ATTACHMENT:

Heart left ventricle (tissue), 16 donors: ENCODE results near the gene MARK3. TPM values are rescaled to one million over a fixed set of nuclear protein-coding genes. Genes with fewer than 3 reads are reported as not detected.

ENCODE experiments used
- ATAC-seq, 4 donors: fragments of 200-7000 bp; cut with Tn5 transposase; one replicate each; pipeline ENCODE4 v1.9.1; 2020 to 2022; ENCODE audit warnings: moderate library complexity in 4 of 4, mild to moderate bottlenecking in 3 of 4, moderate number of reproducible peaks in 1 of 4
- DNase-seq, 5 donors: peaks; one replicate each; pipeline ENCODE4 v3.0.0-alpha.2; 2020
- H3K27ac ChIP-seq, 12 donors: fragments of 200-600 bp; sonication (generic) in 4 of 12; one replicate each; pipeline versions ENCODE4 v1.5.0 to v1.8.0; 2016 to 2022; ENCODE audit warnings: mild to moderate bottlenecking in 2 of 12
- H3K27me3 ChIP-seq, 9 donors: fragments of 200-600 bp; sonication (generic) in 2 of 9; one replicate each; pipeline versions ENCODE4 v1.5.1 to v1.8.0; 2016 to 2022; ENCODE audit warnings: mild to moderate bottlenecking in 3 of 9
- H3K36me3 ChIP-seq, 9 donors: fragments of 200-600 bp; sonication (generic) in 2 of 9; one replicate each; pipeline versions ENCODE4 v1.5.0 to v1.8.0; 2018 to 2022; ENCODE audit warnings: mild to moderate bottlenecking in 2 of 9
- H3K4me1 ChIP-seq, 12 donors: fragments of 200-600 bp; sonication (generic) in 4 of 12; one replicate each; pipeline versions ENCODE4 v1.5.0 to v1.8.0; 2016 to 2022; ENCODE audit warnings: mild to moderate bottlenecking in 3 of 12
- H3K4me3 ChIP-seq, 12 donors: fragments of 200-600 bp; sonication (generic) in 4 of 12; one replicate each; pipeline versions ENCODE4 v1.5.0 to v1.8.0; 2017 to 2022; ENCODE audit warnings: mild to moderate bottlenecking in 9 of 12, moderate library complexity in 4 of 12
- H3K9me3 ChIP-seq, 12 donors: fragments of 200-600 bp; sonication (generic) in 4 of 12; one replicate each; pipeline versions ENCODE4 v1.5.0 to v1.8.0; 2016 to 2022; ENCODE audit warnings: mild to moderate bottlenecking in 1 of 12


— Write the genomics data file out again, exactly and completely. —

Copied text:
Heart left ventricle (tissue), 16 donors: ENCODE results near the gene MARK3. TPM values are rescaled to one million over a fixed set of nuclear protein-coding genes. Genes with fewer than 3 reads are reported as not detected.

ENCODE experiments used
- ATAC-seq, 4 donors: fragments of 200-7000 bp; cut with Tn5 transposase; one replicate each; pipeline ENCODE4 v1.9.1; 2020 to 2022; ENCODE audit warnings: moderate library complexity in 4 of 4, mild to moderate bottlenecking in 3 of 4, moderate number of reproducible peaks in 1 of 4
- DNase-seq, 5 donors: peaks; one replicate each; pipeline ENCODE4 v3.0.0-alpha.2; 2020
- H3K27ac ChIP-seq, 12 donors: fragments of 200-600 bp; sonication (generic) in 4 of 12; one replicate each; pipeline versions ENCODE4 v1.5.0 to v1.8.0; 2016 to 2022; ENCODE audit warnings: mild to moderate bottlenecking in 2 of 12
- H3K27me3 ChIP-seq, 9 donors: fragments of 200-600 bp; sonication (generic) in 2 of 9; one replicate each; pipeline versions ENCODE4 v1.5.1 to v1.8.0; 2016 to 2022; ENCODE audit warnings: mild to moderate bottlenecking in 3 of 9
- H3K36me3 ChIP-seq, 9 donors: fragments of 200-600 bp; sonication (generic) in 2 of 9; one replicate each; pipeline versions ENCODE4 v1.5.0 to v1.8.0; 2018 to 2022; ENCODE audit warnings: mild to moderate bottlenecking in 2 of 9
- H3K4me1 ChIP-seq, 12 donors: fragments of 200-600 bp; sonication (generic) in 4 of 12; one replicate each; pipeline versions ENCODE4 v1.5.0 to v1.8.0; 2016 to 2022; ENCODE audit warnings: mild to moderate bottlenecking in 3 of 12
- H3K4me3 ChIP-seq, 12 donors: fragments of 200-600 bp; sonication (generic) in 4 of 12; one replicate each; pipeline versions ENCODE4 v1.5.0 to v1.8.0; 2017 to 2022; ENCODE audit warnings: mild to moderate bottlenecking in 9 of 12, moderate library complexity in 4 of 12
- H3K9me3 ChIP-seq, 12 donors: fragments of 200-600 bp; sonication (generic) in 4 of 12; one replicate each; pipeline versions ENCODE4 v1.5.0 to v1.8.0; 2016 to 2022; ENCODE audit warnings: mild to moderate bottlenecking in 1 of 12